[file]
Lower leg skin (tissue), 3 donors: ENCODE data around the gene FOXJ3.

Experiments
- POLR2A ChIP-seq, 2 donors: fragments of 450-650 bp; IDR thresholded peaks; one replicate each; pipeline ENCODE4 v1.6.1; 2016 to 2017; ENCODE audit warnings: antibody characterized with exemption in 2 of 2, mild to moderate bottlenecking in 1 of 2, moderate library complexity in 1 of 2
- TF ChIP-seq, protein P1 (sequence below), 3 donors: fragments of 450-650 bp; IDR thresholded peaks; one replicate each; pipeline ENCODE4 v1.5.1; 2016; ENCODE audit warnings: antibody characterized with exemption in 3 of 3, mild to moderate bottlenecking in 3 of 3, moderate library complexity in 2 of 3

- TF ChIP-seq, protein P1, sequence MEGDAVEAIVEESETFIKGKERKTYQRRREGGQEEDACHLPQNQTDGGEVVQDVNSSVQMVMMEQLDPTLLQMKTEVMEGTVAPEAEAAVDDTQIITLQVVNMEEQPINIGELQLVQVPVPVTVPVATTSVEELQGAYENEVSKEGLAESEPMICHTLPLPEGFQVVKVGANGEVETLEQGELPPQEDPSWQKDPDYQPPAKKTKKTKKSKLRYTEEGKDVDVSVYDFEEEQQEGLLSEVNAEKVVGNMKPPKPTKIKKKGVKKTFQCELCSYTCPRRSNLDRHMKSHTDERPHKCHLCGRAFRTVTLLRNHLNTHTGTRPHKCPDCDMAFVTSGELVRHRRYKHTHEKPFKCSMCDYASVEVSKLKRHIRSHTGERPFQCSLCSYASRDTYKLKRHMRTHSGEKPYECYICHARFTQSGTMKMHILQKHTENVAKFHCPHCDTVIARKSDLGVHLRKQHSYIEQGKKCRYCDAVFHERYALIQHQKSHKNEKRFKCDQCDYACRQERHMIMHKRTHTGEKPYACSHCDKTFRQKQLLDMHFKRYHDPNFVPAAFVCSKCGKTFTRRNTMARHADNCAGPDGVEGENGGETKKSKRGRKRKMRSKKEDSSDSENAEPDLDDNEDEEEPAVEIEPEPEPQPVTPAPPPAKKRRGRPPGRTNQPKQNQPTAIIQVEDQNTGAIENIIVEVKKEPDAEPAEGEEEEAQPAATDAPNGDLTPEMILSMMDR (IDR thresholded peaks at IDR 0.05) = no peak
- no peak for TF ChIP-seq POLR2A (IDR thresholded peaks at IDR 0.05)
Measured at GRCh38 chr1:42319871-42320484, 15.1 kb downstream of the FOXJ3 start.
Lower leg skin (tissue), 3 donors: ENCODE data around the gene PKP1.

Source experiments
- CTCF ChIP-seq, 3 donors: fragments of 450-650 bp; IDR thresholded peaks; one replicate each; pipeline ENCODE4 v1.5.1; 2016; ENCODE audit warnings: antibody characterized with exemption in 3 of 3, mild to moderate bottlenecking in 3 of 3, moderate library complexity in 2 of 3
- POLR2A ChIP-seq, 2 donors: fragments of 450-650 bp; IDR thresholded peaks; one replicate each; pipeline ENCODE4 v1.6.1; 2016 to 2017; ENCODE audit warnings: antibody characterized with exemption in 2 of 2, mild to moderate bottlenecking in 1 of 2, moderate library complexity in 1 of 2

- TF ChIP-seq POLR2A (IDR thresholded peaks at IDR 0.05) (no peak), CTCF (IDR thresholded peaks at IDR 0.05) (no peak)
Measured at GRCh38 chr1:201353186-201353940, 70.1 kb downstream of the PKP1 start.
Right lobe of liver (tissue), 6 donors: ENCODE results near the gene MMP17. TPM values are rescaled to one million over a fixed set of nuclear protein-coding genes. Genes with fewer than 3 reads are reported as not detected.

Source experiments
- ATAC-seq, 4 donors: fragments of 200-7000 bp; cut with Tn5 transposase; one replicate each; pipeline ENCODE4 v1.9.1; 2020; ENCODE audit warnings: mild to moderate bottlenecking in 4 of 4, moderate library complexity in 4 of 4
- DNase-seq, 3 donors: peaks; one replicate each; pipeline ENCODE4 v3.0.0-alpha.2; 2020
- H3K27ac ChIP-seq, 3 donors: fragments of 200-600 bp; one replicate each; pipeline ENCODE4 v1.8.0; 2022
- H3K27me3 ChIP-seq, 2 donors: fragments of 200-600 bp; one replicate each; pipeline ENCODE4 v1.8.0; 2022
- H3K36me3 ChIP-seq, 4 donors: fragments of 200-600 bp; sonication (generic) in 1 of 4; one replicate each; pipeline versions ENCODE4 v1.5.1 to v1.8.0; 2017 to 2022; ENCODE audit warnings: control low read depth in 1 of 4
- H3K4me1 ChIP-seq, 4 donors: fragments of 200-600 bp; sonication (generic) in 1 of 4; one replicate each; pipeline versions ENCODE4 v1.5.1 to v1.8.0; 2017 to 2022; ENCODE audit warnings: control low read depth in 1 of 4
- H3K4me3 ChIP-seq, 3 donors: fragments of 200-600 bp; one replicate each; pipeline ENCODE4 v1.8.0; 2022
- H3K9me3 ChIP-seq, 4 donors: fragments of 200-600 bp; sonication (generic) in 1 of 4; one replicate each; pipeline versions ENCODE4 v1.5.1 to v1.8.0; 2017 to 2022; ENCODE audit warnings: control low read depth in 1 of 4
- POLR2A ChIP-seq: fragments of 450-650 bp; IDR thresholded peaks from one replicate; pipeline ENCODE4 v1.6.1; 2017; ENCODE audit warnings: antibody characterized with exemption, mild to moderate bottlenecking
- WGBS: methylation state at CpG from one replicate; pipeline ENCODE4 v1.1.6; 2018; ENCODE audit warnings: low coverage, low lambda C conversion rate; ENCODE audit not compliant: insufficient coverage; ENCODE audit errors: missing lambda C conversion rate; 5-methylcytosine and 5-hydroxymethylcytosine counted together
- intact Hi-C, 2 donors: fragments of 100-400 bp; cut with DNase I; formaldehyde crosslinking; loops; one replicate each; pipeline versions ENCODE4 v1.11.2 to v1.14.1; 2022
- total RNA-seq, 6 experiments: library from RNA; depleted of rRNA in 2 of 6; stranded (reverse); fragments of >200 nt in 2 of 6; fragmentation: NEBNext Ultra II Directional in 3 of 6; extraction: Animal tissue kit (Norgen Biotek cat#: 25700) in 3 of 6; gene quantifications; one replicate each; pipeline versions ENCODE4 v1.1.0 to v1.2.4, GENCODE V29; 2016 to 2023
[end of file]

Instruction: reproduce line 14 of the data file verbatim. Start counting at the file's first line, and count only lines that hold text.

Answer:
Right lobe of liver (tissue), 6 donors: ENCODE results near the gene MMP17. TPM values are rescaled to one million over a fixed set of nuclear protein-coding genes. Genes with fewer than 3 reads are reported as not detected.